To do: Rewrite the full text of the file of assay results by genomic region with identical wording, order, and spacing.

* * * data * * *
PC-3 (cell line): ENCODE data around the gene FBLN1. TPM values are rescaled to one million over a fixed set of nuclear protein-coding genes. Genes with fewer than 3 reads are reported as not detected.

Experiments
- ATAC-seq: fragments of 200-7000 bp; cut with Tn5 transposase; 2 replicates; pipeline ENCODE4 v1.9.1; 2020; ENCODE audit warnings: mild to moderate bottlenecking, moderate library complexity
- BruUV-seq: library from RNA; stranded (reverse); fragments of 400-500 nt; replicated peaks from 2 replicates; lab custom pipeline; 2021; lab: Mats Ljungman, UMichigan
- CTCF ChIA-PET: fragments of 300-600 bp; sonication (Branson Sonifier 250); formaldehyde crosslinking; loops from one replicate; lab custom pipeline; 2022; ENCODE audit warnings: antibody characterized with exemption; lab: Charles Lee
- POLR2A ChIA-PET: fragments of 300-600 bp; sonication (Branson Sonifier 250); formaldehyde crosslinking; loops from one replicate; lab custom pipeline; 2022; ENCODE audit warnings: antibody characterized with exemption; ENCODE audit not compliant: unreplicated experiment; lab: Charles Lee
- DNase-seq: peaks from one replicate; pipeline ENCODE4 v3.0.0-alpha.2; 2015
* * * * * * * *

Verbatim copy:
PC-3 (cell line): ENCODE data around the gene FBLN1. TPM values are rescaled to one million over a fixed set of nuclear protein-coding genes. Genes with fewer than 3 reads are reported as not detected.

Experiments
- ATAC-seq: fragments of 200-7000 bp; cut with Tn5 transposase; 2 replicates; pipeline ENCODE4 v1.9.1; 2020; ENCODE audit warnings: mild to moderate bottlenecking, moderate library complexity
- BruUV-seq: library from RNA; stranded (reverse); fragments of 400-500 nt; replicated peaks from 2 replicates; lab custom pipeline; 2021; lab: Mats Ljungman, UMichigan
- CTCF ChIA-PET: fragments of 300-600 bp; sonication (Branson Sonifier 250); formaldehyde crosslinking; loops from one replicate; lab custom pipeline; 2022; ENCODE audit warnings: antibody characterized with exemption; lab: Charles Lee
- POLR2A ChIA-PET: fragments of 300-600 bp; sonication (Branson Sonifier 250); formaldehyde crosslinking; loops from one replicate; lab custom pipeline; 2022; ENCODE audit warnings: antibody characterized with exemption; ENCODE audit not compliant: unreplicated experiment; lab: Charles Lee
- DNase-seq: peaks from one replicate; pipeline ENCODE4 v3.0.0-alpha.2; 2015